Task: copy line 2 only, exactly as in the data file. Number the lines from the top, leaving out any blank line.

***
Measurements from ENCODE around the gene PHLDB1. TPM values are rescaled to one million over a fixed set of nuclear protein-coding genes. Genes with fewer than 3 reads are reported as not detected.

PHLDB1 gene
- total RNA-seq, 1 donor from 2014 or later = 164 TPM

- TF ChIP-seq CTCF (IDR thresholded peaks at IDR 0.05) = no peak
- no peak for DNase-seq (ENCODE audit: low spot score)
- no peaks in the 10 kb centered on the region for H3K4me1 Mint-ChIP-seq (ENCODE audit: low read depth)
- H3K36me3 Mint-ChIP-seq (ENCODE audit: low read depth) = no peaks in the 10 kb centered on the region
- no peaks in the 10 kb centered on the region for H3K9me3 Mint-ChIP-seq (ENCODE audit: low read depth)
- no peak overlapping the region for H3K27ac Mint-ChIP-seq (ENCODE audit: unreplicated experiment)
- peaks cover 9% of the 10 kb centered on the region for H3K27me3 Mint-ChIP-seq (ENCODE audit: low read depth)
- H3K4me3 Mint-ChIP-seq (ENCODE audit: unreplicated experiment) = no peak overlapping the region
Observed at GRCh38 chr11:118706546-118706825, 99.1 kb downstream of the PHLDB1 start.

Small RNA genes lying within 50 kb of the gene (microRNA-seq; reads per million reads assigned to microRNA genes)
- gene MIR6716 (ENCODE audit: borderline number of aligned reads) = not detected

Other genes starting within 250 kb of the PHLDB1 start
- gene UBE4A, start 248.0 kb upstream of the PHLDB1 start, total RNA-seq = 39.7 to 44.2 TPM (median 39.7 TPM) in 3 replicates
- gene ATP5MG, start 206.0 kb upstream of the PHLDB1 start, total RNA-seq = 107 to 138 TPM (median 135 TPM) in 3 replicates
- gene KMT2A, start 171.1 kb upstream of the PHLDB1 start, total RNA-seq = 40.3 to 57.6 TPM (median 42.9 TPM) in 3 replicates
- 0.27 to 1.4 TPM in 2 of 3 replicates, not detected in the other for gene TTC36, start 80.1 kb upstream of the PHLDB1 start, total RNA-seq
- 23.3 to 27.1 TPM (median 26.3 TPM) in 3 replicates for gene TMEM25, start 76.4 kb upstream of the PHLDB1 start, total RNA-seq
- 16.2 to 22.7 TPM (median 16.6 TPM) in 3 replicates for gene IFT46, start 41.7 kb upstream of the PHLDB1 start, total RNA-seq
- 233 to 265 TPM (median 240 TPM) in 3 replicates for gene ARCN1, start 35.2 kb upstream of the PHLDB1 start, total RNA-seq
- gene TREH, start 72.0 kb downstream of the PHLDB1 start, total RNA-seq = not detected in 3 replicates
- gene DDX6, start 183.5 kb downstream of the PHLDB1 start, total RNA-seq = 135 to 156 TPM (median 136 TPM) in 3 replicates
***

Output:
PHLDB1 gene